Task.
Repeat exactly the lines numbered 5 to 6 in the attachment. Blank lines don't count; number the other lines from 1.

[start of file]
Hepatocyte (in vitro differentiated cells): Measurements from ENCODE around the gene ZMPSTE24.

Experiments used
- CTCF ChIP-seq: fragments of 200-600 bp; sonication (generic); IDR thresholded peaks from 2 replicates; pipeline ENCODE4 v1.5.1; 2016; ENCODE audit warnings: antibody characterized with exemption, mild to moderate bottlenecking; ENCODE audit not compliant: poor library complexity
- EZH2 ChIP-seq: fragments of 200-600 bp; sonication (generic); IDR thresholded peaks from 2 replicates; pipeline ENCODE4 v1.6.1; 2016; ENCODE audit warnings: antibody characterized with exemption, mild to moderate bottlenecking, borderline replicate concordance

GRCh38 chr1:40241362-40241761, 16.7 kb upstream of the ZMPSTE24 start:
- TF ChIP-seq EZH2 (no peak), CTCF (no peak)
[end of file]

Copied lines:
GRCh38 chr1:40241362-40241761, 16.7 kb upstream of the ZMPSTE24 start:
- TF ChIP-seq EZH2 (no peak), CTCF (no peak)